The United States of America, which grossly outnumbered the population of surrounding colonies and states in the first half of the 19th century, actually getting it's act together and pushing onward into the rest of the continent? That's NOT ASB, because it's, if not entirely likely, at least well within the realm of plausibility. I mean, if the US's economy is in better shape, then you might not see a gloryhound like Hamilton push for war with Britain, which eventually saw the US losing the region Wisconsin, Michigan and much of Maine. It was really THAT defeat which sealed up the US, because it meant they couldn't expand North or South. And once the French began to settle Louisiana enmass, that was out of the question too. But if the US is able to remain financially and politically stable, there is a window of opportunity tht they could flood into much of the underpopulated interior of the continent and make a go of it. And that is NOT ABS (sorry to keep coming back to this point, but I really, really, REALLY, hate the overuse of that bloody acronym).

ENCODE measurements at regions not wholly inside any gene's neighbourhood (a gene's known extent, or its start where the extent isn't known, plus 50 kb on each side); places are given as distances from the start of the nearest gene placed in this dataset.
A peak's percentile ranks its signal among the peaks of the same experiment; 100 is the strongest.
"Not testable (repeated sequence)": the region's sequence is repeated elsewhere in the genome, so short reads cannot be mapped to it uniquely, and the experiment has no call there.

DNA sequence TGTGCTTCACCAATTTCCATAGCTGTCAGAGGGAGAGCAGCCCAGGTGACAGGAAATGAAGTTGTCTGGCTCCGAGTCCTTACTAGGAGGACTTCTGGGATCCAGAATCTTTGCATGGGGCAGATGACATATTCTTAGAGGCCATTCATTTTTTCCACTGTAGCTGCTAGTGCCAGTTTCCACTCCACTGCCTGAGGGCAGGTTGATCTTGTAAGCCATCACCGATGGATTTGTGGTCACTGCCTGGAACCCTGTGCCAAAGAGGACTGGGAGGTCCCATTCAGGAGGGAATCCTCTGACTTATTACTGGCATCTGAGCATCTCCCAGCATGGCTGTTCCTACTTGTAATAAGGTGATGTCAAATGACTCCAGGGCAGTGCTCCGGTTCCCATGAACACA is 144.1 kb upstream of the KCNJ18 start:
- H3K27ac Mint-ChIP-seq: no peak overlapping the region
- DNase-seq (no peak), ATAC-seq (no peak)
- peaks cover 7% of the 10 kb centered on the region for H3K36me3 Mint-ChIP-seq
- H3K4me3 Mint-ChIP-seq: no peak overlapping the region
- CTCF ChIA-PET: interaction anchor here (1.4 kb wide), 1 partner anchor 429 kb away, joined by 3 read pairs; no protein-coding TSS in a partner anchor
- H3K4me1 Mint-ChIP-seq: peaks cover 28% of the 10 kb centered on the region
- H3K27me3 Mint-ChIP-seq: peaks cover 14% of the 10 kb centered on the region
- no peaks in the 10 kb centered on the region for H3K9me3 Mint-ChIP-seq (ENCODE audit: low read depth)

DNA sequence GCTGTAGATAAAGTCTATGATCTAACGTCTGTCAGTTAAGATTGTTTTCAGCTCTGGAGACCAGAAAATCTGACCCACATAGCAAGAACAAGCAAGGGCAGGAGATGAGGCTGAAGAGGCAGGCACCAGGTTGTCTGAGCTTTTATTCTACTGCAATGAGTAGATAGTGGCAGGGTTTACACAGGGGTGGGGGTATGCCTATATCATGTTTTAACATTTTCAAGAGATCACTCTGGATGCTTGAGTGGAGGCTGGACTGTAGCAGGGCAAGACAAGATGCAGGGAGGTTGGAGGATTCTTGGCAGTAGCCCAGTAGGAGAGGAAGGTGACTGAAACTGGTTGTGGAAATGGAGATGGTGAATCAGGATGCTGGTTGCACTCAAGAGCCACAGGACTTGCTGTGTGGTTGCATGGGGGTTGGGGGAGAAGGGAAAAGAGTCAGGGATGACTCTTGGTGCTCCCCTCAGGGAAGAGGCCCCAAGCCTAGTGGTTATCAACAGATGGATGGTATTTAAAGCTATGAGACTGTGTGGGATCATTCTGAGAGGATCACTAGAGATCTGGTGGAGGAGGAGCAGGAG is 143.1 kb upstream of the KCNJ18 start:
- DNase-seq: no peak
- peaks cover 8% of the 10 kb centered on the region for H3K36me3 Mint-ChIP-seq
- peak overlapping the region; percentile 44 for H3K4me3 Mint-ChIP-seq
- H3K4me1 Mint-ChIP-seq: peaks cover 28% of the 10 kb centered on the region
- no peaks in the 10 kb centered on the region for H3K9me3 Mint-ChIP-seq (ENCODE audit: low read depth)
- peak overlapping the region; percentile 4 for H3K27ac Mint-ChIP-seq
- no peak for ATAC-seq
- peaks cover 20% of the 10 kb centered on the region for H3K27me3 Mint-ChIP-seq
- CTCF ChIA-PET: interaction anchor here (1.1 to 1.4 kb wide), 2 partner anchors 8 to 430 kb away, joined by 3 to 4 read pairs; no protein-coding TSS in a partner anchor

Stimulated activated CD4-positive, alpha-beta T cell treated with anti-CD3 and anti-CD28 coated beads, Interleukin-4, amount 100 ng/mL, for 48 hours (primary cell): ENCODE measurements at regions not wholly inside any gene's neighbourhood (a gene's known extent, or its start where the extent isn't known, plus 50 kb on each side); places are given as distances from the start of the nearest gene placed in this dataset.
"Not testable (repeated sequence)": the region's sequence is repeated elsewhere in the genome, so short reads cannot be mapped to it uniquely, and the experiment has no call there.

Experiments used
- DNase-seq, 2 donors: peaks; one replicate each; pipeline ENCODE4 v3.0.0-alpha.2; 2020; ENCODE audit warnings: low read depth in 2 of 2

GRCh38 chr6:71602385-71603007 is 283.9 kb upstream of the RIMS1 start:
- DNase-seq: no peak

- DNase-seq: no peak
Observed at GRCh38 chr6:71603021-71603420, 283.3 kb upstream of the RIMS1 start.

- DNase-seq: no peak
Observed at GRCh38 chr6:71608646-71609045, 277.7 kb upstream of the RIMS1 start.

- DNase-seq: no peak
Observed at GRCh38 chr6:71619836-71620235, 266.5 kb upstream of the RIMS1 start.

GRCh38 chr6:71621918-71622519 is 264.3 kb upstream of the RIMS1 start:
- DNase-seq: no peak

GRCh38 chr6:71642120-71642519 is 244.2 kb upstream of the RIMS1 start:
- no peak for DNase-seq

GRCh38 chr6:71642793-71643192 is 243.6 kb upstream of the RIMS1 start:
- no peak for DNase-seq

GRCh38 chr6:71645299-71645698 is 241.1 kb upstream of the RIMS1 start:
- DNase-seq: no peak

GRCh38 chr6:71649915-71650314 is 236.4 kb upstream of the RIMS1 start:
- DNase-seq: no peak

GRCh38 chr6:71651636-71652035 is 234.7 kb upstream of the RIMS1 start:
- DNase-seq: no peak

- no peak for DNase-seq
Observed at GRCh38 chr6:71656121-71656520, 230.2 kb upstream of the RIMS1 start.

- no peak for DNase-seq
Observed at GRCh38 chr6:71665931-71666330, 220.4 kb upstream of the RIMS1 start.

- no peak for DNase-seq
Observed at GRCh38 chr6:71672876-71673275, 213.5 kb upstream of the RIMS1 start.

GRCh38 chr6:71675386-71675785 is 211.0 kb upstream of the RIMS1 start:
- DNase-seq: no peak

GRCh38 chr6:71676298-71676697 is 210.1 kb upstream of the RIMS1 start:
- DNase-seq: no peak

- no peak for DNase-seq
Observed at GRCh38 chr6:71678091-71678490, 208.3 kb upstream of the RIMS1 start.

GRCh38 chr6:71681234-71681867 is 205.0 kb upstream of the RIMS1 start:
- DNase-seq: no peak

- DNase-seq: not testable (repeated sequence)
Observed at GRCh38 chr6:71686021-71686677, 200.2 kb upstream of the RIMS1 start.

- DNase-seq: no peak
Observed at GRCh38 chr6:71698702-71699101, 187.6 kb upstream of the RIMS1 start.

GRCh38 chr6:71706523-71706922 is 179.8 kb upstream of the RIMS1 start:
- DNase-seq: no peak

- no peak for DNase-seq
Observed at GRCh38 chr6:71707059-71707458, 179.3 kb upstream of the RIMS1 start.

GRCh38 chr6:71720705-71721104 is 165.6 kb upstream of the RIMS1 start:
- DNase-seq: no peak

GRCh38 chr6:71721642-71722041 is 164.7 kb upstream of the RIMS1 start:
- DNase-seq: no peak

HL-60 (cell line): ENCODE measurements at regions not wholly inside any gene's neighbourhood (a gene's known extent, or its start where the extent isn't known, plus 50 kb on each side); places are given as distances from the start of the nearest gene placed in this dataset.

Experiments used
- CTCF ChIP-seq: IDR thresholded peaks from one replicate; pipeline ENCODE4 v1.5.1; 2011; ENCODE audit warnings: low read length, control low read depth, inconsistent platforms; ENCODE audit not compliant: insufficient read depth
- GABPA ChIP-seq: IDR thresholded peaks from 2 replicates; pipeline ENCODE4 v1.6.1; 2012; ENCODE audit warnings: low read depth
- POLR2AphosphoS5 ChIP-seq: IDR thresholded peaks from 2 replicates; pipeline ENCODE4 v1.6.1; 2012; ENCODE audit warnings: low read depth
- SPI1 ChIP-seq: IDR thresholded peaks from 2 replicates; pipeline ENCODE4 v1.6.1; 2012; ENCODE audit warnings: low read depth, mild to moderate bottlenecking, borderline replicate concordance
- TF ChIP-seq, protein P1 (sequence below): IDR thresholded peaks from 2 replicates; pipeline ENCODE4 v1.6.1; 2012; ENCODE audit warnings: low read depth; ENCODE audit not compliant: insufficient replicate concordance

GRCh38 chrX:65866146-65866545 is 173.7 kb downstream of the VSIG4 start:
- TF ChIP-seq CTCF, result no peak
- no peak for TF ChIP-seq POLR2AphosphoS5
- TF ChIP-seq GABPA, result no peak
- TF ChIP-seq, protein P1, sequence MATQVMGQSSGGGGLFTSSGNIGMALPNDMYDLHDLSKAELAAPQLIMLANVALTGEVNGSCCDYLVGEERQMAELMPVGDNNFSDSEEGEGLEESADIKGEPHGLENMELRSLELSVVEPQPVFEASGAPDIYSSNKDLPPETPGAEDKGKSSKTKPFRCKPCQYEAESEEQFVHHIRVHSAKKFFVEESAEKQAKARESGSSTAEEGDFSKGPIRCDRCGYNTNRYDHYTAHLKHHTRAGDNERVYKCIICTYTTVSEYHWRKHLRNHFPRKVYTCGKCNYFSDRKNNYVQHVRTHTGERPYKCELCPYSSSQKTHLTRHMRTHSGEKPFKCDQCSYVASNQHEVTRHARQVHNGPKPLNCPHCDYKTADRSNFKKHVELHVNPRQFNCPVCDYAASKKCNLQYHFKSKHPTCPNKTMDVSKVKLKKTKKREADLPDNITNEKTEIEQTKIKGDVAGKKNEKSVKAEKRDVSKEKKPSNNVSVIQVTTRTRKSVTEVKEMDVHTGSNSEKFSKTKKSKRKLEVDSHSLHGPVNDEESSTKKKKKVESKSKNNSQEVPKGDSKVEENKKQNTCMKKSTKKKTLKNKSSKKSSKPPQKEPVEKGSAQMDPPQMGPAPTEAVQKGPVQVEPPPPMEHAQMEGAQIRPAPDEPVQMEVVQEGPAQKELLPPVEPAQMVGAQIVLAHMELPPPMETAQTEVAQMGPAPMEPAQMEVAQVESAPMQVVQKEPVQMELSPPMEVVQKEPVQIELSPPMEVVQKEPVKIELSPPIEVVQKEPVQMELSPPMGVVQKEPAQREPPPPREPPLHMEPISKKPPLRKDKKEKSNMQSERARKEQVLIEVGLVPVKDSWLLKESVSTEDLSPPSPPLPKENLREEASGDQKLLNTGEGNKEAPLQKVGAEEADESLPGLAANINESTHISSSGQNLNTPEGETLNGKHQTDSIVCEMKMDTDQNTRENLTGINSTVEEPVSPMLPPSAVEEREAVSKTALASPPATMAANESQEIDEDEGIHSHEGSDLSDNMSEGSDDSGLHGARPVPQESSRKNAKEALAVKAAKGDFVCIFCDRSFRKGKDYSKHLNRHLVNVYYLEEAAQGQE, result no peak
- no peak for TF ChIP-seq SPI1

For this to happen, Mexico needs to lose the northern autonomies (Louisiana, Sioux, Cheyenne, Araphaho, Comancheria, Colorado, Louisiana, California, Nevada, Modoc, Snake River and Utah in no particular order). If Mexico is weaker or has a more aggressive policy towards the natives, this would become possible.
 
We already have a North American power bloc with the Confederated Republics of North America. Being used as a political chessboard and proxy battlefield by Europe for 150 years generated enough animosity to bring almost everyone to the table, the Empire of Kentucky and Tennessee Technarate notwithstanding. Granted, the live-action low-grade warfare is not only televised but made into a literal life-and-death drama.